What normally happens is the female warriors receive an operational objective, after which they dismantle the problem and begin the process of intensive study. They then devise a specific and unique solution, based on the unit’s comprehensive operational and technological toolbox. These preparations can last for months and on some occasions entail mock-ups of the target.

The soldiers of 8200 are actively involved in the planning process.

“In the IDF, the person who developed the Merkava tank is not the person teaching others how to shoot with it,” said a senior unit officer. “Here, that’s not the case. The person who developed the most advanced technology in the world also teaches us and is also involved in the process during the operation, because every intelligence-related question has a technological answer that needs developing.”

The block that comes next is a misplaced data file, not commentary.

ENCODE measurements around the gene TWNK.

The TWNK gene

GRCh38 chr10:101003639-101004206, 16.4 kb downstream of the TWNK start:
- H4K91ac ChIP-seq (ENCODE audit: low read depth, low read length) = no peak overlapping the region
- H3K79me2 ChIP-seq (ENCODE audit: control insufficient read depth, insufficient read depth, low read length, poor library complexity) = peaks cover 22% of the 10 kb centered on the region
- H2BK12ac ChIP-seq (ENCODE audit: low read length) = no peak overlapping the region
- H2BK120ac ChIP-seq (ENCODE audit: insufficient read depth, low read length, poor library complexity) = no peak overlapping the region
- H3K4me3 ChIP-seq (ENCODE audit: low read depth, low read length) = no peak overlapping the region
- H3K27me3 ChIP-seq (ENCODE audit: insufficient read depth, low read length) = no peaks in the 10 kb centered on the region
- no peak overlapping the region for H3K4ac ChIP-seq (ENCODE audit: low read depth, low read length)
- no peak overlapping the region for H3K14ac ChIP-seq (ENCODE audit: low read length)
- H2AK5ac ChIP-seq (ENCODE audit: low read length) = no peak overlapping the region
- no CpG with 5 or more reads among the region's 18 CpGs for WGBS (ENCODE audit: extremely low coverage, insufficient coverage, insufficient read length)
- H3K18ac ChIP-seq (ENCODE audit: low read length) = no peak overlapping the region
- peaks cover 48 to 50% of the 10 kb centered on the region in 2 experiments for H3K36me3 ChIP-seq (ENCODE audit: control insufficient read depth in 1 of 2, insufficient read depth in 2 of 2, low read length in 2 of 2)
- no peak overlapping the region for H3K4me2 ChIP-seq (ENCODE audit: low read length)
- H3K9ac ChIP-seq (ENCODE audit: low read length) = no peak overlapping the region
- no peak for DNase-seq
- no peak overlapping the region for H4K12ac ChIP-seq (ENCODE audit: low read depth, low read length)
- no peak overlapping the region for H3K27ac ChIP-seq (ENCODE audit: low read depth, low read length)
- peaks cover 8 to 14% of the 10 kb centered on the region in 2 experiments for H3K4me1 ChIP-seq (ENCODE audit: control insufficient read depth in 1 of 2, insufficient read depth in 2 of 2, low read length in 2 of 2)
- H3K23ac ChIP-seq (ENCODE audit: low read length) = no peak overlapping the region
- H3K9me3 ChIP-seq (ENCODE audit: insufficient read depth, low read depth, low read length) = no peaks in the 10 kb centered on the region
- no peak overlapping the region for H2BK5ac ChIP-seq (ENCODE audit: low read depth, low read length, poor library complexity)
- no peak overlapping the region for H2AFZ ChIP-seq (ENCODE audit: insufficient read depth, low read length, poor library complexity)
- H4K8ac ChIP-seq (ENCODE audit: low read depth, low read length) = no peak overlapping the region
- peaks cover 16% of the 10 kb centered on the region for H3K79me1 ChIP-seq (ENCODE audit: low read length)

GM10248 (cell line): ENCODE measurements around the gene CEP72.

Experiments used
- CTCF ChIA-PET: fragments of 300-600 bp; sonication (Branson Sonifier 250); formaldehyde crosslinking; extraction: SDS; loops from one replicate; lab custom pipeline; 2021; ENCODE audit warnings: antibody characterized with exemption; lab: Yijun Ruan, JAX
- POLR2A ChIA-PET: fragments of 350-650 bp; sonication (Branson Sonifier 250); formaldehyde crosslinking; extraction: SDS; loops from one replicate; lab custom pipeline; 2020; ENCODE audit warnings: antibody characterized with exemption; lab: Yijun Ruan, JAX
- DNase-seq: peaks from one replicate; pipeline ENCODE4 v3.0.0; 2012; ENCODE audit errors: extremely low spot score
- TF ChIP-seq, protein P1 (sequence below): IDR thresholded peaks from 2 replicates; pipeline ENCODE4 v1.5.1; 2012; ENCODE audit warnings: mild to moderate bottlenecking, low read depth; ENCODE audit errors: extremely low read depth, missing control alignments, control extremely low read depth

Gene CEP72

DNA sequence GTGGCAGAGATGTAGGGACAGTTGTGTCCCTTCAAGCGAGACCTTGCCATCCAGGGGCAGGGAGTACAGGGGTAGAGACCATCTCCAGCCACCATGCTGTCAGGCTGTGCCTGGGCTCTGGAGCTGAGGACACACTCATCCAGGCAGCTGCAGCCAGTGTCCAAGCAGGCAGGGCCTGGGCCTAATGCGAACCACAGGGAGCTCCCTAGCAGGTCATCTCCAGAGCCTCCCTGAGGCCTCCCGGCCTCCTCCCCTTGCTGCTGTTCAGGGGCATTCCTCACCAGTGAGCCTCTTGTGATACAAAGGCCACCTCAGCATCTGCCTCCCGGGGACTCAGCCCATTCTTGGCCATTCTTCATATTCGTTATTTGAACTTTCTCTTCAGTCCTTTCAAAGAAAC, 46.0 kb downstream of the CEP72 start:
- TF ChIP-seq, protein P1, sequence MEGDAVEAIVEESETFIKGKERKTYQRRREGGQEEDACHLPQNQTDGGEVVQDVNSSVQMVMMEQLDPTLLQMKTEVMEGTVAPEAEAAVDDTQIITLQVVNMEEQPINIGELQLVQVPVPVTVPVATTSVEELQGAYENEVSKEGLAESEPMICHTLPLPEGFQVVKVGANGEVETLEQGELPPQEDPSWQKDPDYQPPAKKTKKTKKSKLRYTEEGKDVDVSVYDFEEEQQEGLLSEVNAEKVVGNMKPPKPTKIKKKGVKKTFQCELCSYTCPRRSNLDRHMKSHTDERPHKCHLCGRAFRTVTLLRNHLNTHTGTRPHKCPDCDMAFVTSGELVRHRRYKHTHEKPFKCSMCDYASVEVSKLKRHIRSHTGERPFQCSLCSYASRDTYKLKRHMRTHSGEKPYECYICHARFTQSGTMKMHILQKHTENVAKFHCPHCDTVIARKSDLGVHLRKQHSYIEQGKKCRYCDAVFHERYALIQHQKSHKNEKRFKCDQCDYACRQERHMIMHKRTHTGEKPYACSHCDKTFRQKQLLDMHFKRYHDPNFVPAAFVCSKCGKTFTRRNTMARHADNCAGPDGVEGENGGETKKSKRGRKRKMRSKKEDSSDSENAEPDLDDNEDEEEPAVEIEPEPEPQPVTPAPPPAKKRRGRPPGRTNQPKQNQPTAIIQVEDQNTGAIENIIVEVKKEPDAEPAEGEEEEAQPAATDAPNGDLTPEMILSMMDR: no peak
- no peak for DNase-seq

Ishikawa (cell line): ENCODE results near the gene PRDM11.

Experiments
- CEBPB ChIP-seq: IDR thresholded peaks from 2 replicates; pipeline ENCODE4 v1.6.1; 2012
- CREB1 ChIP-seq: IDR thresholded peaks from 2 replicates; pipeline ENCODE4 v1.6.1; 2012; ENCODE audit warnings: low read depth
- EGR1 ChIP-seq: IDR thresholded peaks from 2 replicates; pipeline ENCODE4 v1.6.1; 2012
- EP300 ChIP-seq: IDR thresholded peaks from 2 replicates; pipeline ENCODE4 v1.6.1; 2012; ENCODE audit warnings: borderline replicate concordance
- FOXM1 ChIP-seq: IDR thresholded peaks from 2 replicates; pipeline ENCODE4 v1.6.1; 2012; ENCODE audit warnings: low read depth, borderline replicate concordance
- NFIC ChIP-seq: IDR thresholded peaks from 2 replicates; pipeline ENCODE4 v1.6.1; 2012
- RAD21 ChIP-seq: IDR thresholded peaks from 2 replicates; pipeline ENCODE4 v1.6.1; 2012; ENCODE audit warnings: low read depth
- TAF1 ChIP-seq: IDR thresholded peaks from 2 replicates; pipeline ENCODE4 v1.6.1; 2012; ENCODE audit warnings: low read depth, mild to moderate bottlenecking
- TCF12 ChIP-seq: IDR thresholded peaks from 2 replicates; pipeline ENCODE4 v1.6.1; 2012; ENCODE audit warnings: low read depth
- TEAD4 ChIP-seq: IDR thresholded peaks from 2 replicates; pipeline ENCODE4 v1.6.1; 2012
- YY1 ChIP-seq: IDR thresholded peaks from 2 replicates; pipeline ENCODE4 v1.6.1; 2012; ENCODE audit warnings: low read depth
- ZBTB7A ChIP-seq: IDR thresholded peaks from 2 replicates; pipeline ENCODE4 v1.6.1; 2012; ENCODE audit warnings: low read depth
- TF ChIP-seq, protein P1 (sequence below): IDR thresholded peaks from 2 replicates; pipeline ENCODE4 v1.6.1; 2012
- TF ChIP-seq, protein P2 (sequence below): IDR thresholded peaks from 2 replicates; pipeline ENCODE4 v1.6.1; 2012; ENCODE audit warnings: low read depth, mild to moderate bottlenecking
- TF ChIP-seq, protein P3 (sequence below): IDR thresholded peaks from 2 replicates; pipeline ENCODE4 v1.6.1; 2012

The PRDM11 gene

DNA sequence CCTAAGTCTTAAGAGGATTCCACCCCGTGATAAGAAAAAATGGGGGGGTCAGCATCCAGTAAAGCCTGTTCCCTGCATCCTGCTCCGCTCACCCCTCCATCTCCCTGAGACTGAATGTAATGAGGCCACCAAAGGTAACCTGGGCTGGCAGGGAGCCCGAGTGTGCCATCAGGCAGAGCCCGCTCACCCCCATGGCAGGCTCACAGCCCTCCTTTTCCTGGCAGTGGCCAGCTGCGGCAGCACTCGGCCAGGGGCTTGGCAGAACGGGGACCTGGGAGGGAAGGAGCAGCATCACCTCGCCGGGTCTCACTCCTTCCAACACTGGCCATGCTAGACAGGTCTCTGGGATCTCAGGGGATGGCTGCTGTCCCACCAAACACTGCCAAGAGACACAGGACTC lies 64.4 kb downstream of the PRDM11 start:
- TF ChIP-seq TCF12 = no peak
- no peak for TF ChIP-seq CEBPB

“8200 comes with a problem, and we come with a solution to that problem,” said Capt. A, the commander of the unit’s female company. “Every mission is different than the one before it—the chances of doing a mission we’ve already done is close to zero. This means every soldier must stretch herself to her limits and beyond, and open a train of thought for something that is infinite. We are the operational arm of 8200. That’s nothing less than the best.”

Lt. Col. D added: “Our mission diversity is immense. I don’t think there’s another unit in the army with such a broad operational spectrum.”

‘I quickly got stuck in a loop’